Defendant first learned that he had been a subject of an eavesdropping warrant at his arraignment on December 21, 2005. A week later, he was charged by indictment with criminal sale of a controlled substance in the first degree (Penal Law § 220.34

[1]) and conspiracy in the second degree (Penal Law § 105.15). Cabrera was charged with the same crimes. (Smith, meanwhile, pleaded guilty to criminal possession of a controlled substance in the second degree, and was sentenced to three and a half years' imprisonment.)

In an omnibus motion filed in April 2006, defendant moved to suppress the intercepted phone calls on the ground that the prosecution had failed to give him notice of the warrant as required by CPL 700.50 (3). Although a written decision by Supreme Court on this issue is not extant, it appears clear from a later Mapp/Dunaway ruling that the court considered, but denied, defendant's request for suppression of the phone calls, without holding a hearing on the issue. In any case, no suppression motion was granted.

In October 2007, Cabrera entered into a cooperation agreement with the Office of the Special Narcotics Prosecutor. With respect to his August 1 arrest, Cabrera pleaded guilty to criminal sale of a controlled substance in the third degree. The prosecutor agreed to a reduced sentence of one year's imprisonment, to be served concurrently with Cabrera's federal sentence, if Cabrera testified truthfully at defendant's trial.

Shortly thereafter, defendant proceeded to a jury trial. Cabrera testified at length, against defendant. Six of eight intercepted calls were played for the jury, and transcripts of all the conversations were introduced into evidence. Detective Papadopoulos testified as well.

For his part, defendant placed Cabrera's cooperation agreement into evidence, and cross-examined Cabrera on it. Defendant did not testify or introduce witnesses. In summation, defense counsel argued that this was a case of mistaken identity -- defendant and "Rafi" were not the same person -- and urged the jury not to credit Cabrera's testimony.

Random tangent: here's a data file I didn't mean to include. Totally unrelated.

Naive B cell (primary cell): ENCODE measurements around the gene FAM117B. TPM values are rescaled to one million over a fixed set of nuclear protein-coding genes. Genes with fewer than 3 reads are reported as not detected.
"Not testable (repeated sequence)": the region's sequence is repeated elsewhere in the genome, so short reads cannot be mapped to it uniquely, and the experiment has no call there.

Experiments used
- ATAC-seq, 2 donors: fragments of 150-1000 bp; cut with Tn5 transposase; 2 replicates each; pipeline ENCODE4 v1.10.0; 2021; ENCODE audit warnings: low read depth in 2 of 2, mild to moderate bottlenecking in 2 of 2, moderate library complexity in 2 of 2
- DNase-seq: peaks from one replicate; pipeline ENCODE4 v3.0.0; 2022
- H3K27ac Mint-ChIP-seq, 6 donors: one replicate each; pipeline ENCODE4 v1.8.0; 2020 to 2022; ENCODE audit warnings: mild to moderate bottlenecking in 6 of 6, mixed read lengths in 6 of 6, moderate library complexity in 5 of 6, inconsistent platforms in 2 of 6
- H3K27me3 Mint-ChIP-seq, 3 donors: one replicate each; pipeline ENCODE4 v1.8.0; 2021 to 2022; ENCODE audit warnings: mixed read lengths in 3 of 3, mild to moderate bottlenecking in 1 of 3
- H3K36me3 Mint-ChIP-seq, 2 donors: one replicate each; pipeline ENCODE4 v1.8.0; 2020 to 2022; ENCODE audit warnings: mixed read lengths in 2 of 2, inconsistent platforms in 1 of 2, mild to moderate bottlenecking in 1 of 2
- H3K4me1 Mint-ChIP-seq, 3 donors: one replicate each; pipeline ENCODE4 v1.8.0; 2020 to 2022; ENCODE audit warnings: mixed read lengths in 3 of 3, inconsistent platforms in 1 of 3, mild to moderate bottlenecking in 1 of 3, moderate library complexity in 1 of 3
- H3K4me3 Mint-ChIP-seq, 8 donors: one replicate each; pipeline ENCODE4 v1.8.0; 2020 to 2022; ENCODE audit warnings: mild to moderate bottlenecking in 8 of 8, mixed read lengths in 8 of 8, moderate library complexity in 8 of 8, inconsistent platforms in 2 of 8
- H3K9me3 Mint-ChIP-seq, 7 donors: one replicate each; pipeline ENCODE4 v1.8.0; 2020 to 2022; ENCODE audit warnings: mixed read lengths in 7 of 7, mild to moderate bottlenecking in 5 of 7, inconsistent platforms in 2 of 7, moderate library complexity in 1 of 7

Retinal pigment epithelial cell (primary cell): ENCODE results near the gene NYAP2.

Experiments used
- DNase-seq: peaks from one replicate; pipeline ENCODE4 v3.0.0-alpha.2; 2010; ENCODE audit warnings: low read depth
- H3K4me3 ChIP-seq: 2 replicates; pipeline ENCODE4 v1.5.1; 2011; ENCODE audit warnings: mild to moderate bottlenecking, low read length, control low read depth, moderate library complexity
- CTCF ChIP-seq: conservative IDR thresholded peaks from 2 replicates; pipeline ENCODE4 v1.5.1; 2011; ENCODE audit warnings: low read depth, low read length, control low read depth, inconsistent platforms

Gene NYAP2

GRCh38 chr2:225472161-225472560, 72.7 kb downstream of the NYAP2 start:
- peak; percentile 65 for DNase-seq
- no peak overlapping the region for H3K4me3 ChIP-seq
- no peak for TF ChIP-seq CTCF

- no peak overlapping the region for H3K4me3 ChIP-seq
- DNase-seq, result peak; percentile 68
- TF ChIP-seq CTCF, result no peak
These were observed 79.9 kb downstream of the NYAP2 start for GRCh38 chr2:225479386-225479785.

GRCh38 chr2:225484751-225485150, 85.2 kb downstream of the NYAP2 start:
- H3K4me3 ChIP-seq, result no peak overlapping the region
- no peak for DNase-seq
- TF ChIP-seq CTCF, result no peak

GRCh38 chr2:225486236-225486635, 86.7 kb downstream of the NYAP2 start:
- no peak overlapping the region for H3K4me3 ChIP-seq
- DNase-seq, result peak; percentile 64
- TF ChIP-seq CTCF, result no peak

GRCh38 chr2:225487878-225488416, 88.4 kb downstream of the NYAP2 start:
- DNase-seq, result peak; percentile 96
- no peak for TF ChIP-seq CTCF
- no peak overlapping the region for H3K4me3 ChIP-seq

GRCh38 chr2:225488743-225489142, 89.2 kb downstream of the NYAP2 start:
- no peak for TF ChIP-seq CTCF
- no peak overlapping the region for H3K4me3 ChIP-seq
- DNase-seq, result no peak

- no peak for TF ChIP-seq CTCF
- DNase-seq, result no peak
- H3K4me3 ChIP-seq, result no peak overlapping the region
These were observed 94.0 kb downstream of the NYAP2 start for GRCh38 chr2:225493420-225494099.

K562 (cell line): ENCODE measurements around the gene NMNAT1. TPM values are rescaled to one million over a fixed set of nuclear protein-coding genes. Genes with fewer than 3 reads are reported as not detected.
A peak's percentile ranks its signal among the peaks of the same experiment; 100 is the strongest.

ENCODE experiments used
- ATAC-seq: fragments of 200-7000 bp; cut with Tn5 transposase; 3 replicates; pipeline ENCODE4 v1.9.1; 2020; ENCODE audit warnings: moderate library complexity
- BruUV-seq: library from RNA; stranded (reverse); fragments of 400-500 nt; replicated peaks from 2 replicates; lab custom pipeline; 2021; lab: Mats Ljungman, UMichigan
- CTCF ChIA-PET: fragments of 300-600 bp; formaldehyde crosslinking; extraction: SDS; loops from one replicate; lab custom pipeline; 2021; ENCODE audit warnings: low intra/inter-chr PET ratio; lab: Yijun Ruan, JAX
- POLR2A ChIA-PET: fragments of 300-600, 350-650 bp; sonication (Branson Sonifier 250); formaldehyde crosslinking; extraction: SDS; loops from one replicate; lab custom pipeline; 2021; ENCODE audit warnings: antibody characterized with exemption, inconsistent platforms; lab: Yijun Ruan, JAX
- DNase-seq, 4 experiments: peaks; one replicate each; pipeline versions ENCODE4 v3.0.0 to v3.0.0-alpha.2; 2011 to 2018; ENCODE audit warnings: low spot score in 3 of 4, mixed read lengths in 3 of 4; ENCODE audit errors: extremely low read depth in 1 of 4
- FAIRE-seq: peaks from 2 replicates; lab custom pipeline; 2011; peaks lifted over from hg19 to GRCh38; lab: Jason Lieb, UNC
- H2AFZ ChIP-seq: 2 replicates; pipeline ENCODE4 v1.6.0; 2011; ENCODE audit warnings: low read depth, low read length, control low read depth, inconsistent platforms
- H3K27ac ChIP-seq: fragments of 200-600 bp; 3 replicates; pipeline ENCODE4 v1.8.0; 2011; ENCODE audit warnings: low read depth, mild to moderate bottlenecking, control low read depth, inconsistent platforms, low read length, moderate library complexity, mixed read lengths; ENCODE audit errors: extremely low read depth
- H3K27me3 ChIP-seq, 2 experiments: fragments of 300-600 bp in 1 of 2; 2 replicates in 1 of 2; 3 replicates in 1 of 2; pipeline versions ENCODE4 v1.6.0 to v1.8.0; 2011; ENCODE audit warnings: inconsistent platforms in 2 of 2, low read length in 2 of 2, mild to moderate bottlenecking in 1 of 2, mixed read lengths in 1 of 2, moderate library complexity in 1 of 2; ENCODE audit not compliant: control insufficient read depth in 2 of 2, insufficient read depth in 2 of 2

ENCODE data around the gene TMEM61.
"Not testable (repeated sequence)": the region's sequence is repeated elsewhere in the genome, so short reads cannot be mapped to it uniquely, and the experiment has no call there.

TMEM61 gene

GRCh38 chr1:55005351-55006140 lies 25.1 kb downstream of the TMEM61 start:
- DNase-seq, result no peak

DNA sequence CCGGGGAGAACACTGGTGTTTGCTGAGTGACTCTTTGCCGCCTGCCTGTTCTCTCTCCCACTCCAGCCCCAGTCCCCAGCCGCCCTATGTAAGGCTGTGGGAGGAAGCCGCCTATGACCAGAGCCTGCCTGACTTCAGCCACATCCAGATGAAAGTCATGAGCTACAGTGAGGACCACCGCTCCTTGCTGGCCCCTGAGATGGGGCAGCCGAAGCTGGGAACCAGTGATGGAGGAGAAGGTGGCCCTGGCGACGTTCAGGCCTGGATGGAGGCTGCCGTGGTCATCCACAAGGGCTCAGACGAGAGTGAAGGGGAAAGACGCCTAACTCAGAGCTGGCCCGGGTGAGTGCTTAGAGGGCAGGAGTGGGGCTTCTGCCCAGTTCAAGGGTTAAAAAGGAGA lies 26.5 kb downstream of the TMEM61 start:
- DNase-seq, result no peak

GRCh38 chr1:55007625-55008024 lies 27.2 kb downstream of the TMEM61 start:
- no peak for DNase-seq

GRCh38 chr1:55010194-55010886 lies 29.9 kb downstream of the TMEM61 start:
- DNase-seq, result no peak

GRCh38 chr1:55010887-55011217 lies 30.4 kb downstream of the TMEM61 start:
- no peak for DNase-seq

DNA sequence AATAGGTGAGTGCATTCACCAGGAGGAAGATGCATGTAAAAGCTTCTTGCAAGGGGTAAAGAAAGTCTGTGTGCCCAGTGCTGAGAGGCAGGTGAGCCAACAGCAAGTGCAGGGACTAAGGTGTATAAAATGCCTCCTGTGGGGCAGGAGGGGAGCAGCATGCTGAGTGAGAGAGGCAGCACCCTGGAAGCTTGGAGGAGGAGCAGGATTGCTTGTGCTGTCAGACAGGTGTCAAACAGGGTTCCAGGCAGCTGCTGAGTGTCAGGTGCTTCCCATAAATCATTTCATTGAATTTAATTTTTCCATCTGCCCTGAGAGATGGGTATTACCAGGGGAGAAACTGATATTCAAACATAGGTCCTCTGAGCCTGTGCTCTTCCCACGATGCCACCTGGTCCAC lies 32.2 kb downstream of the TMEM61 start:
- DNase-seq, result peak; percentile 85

The jury found defendant guilty as charged. At sentencing, the prosecutor argued that only a trusted member of a narcotics organization could have obtained such a large amount of cocaine and recommended a 15-year prison sentence on the sale count. Defense counsel sought an 8-year term for that count, noting that defendant's criminal record was far less extensive than Cabrera's and that defendant had been offered 5 years' imprisonment in exchange for a guilty plea. Supreme Court sentenced defendant to concurrent terms of 17 years' imprisonment on the sale count and 5 to 15 years' imprisonment on the conspiracy count. Subsequently, Supreme Court imposed 5 years' postrelease supervision on defendant, doing so in his absence.

On appeal, defendant made several arguments, including the contentions that he should have been granted a suppression hearing in regard to the eavesdropping warrant issue, that his postrelease supervision term had been illegally imposed in his ...